These two paired up before on 2008’s The Hurt Locker, the best film yet about the Iraq war. They tackle a different aspect of the war on terror this time around, and do so in a different way. This film is more Point Break, which Bigelow also directed, than Hurt Locker. Maya is solving a mystery, not fighting a war.
Bigelow is one of the few directors who can make a chaotic action sequence and a montage of a pedestrian desk job feel equally compelling. SEAL Team Six’s assault comprises only a small part of this picture, but it is expertly filmed, and moves seamlessly from night-vision point of view shots to third-person establishing shots. We are taken through the mission floor by floor as two teams of SEALs implacably hunt their prey and a pair of soldiers holds curious locals at bay outside the compound.
The performances are top notch. Chastain dominates the screen, her character evolving from nervous but willing to domineering and demanding. She conveys Maya’s state of mind through an intoxicating combination of charisma and obsession. The identification the audience feels with Maya makes Bigelow’s parting shot—Maya sitting alone, exhausted, and unsure what to do next—all the more affecting.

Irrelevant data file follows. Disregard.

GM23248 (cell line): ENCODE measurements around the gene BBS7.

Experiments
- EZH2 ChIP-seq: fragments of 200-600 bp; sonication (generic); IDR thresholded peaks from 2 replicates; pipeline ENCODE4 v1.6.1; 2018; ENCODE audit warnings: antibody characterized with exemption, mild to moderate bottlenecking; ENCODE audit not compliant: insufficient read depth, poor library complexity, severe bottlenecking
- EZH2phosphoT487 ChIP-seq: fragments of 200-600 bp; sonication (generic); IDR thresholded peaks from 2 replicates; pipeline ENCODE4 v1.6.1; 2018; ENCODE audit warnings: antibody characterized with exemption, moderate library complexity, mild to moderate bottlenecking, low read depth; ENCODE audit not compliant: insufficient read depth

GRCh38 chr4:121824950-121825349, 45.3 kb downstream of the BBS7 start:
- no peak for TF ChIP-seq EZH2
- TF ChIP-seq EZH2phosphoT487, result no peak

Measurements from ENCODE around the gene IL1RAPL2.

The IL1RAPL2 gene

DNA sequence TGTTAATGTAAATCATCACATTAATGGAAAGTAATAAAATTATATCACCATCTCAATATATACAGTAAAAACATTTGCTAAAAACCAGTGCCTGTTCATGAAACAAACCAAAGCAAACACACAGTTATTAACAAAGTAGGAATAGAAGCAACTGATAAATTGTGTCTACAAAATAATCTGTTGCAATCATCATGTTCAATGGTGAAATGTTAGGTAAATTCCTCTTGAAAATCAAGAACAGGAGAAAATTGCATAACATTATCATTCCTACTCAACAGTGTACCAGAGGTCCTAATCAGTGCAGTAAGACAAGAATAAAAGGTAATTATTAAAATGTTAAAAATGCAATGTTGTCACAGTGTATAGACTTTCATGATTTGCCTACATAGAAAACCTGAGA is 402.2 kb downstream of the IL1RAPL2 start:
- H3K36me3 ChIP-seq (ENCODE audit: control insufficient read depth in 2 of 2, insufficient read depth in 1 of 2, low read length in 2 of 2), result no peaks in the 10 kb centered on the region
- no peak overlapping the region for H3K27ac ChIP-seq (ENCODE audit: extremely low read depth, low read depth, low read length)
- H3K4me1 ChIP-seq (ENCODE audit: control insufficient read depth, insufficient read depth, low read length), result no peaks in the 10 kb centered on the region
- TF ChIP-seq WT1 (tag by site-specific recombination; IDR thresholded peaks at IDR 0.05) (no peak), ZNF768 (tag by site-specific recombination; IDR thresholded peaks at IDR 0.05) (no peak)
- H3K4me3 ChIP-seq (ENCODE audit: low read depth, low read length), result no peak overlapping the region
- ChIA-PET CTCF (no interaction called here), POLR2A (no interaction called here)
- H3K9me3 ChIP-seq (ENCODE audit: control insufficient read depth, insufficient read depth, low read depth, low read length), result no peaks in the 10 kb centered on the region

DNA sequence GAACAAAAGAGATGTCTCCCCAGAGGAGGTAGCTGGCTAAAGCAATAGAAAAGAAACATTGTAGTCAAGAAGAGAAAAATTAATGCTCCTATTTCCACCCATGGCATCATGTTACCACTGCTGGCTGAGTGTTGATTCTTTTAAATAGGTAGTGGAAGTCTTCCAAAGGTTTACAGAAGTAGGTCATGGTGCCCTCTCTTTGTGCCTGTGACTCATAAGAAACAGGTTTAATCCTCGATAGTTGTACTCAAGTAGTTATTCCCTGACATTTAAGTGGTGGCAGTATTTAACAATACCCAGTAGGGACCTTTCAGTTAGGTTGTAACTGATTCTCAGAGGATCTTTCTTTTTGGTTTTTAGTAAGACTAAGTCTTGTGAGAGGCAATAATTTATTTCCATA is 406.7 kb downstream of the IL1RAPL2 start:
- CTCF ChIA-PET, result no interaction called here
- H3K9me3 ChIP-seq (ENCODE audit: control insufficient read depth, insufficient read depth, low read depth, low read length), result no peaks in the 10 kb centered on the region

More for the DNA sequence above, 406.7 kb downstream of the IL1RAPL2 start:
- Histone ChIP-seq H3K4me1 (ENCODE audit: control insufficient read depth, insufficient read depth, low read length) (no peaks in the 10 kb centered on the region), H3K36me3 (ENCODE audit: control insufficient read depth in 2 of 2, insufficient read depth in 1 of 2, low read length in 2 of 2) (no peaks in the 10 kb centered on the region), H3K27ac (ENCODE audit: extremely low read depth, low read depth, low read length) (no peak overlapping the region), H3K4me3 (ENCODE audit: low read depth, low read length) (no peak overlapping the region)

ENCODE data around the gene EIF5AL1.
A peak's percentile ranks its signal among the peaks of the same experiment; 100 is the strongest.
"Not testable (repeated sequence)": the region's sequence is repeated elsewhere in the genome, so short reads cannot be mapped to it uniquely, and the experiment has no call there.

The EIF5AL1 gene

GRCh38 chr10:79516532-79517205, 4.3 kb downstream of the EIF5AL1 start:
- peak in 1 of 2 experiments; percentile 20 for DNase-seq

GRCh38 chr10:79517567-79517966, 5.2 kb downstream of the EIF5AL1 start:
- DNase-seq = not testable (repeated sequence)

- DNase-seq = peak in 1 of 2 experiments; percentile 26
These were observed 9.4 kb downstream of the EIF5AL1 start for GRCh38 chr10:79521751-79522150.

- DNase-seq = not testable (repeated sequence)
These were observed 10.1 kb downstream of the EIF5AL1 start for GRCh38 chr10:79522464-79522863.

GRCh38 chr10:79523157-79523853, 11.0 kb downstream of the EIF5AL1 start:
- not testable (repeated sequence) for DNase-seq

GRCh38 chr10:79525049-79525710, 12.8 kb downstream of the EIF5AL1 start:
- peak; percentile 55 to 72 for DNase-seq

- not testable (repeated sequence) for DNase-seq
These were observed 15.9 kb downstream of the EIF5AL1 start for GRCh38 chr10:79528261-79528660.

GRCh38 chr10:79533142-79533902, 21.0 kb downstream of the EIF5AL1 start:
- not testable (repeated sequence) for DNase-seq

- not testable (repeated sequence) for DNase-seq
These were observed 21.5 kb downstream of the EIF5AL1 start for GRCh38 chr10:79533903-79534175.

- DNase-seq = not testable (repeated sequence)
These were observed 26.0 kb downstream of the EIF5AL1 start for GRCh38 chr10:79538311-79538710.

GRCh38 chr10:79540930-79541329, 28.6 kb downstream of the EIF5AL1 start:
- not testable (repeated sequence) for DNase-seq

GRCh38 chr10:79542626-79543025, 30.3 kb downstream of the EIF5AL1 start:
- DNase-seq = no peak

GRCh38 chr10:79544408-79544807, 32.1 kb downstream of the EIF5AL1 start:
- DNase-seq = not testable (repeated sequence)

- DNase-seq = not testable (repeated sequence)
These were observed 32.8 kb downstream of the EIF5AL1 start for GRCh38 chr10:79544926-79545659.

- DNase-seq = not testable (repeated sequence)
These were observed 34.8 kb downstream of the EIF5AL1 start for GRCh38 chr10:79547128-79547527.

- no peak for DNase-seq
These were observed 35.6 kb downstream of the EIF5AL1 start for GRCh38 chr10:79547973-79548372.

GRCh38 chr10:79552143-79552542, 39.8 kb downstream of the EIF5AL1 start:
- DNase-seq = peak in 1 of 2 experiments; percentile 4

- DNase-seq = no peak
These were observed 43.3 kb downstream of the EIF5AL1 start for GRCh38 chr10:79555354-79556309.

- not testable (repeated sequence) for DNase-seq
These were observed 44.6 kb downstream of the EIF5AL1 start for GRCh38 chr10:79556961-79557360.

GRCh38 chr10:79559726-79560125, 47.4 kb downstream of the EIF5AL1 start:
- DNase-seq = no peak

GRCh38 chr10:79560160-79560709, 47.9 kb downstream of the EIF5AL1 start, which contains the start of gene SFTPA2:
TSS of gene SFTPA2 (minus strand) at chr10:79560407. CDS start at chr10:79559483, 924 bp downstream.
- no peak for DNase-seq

A murderer’s row fills out the supporting cast. We are treated to brief appearances by James Gandolfini, Mark Strong, Mark Duplass, Harold Perrineau, and other great character actors. A special mention goes to Jason Clarke, who previously teamed with Chastain in the underrated Lawless. His Dan shows Maya the ropes of the dark art of harsh interrogation. Bearded and wild-eyed, Clarke portrays the human toll of such activities as he increasingly gets burned out before being sent back to CIA headquarters stateside.